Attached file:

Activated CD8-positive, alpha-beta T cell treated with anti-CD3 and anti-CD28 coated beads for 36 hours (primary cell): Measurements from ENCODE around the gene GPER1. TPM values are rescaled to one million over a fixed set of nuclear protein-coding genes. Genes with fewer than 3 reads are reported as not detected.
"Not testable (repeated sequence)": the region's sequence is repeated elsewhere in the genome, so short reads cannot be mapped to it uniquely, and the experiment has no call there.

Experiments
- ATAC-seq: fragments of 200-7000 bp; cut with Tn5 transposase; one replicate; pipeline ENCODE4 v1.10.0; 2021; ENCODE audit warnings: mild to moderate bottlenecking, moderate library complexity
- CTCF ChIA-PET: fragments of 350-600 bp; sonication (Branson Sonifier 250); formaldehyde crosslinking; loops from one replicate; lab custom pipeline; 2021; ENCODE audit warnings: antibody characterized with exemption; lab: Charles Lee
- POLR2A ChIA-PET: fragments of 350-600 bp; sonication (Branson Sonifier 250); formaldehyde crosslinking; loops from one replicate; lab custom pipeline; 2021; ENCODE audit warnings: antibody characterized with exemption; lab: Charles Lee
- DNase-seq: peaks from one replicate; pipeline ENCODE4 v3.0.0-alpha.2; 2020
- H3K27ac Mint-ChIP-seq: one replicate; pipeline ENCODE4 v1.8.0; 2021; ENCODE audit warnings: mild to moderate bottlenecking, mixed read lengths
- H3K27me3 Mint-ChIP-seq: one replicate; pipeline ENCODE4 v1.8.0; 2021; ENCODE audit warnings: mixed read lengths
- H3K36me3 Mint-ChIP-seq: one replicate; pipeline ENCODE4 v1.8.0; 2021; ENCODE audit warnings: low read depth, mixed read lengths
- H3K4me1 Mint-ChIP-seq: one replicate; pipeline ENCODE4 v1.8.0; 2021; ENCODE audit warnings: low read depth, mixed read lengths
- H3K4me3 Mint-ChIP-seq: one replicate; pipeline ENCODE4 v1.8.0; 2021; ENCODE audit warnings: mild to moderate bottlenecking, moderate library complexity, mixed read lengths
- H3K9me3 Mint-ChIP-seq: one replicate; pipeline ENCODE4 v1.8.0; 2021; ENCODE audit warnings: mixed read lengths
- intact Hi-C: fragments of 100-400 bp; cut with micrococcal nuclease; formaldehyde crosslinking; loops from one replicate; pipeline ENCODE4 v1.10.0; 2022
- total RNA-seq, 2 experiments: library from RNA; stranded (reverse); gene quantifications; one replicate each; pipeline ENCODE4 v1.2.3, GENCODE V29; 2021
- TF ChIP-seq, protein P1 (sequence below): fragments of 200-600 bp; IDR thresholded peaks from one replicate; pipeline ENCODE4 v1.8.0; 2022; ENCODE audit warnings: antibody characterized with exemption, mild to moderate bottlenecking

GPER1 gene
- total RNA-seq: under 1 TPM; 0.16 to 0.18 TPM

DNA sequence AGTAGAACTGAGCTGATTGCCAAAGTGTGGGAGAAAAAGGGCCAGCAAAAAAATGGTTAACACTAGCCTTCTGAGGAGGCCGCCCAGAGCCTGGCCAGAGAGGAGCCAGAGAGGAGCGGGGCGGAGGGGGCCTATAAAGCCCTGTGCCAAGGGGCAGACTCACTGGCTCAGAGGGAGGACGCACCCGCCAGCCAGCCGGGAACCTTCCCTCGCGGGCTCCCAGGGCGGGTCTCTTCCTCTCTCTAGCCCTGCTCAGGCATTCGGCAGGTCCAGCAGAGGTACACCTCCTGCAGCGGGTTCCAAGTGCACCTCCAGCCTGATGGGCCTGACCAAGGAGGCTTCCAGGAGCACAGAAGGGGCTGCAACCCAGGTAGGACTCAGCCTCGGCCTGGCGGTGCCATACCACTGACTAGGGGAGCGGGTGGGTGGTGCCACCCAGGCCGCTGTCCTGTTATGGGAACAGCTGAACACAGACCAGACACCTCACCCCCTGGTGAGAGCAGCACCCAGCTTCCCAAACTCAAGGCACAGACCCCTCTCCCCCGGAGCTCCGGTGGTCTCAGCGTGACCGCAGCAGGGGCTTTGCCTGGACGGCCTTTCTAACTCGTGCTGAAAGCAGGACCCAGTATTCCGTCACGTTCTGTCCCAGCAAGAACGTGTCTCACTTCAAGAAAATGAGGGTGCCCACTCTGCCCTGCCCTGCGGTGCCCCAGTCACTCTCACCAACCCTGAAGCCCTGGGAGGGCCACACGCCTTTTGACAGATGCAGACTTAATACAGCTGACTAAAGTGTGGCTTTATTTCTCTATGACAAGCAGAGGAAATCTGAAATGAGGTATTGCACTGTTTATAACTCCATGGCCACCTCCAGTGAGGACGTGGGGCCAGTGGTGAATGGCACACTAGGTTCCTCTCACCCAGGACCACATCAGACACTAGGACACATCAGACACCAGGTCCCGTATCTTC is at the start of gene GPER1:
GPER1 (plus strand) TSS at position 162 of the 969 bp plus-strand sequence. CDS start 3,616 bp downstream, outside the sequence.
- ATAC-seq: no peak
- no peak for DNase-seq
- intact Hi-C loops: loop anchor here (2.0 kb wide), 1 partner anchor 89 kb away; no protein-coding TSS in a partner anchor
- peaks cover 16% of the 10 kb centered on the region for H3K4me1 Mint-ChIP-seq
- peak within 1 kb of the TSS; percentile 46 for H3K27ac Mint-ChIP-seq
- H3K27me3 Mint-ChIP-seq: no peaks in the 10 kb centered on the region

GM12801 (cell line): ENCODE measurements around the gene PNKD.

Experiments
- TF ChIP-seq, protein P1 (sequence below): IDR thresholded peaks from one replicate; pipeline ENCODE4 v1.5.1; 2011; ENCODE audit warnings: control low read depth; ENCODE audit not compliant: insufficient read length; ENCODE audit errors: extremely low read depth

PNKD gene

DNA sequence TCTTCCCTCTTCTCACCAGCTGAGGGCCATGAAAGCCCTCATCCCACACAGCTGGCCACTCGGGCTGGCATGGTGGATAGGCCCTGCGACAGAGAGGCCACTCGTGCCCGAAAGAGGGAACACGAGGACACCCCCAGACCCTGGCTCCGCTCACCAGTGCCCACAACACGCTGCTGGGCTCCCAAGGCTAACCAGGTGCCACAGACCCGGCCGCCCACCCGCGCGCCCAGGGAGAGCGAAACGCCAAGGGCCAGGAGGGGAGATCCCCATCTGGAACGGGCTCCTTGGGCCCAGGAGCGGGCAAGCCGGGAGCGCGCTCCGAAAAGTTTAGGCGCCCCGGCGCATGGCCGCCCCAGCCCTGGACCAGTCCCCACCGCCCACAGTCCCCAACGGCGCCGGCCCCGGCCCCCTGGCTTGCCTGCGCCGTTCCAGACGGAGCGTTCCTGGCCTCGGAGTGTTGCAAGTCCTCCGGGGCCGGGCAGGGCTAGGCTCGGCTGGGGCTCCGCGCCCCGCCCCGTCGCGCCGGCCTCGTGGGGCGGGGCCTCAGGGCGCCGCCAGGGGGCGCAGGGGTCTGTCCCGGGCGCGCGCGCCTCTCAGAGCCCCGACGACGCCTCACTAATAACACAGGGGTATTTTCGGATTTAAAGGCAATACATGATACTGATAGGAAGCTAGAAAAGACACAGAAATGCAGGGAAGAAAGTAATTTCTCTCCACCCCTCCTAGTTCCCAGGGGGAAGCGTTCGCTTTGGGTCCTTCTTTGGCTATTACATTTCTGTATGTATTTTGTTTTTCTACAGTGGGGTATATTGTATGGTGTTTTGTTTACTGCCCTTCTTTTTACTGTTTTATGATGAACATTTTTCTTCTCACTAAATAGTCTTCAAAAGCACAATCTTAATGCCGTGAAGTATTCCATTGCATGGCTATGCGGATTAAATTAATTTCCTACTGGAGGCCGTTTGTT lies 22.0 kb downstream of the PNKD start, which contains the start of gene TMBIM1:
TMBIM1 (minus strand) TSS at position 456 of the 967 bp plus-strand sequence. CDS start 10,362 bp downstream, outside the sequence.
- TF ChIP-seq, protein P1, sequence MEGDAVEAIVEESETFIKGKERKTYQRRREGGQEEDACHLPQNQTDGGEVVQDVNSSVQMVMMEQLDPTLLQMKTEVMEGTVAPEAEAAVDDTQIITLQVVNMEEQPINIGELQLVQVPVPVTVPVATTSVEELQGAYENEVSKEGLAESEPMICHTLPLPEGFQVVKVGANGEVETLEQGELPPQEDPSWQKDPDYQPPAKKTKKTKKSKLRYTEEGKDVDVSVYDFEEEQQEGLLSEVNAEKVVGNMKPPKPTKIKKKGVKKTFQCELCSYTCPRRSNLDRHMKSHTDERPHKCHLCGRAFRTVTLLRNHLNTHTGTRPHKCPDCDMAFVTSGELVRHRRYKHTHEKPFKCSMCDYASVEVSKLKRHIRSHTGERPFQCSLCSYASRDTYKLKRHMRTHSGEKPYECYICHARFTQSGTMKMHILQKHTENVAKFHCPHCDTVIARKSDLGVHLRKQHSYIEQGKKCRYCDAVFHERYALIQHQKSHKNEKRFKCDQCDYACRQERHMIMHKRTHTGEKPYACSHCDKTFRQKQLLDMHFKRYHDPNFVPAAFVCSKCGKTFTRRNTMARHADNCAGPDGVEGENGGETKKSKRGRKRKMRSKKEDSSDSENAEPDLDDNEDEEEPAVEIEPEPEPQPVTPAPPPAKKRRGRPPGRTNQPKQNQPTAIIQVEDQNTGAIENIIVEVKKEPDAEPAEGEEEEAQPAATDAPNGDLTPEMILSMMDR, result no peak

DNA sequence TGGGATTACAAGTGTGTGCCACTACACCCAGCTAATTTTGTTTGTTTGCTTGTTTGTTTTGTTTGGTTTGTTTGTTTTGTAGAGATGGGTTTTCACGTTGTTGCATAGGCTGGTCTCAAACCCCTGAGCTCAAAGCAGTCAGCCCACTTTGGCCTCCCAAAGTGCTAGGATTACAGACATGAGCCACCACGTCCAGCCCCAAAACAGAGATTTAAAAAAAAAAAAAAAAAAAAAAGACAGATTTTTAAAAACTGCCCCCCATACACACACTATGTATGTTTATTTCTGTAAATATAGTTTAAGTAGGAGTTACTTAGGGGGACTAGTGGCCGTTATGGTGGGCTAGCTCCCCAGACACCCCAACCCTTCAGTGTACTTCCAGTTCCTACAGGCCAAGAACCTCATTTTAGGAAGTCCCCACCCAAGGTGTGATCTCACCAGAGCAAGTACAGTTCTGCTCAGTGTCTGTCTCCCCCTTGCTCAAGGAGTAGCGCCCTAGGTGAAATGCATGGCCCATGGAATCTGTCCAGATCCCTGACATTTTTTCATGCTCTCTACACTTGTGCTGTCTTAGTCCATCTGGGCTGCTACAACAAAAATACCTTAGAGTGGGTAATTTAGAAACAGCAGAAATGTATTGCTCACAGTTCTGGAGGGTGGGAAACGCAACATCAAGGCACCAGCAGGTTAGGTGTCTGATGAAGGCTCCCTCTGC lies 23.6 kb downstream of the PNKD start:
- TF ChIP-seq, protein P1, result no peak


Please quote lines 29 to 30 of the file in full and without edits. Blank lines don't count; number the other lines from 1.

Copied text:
- TF ChIP-seq, protein P1 (sequence below): IDR thresholded peaks from one replicate; pipeline ENCODE4 v1.5.1; 2011; ENCODE audit warnings: control low read depth; ENCODE audit not compliant: insufficient read length; ENCODE audit errors: extremely low read depth

PNKD gene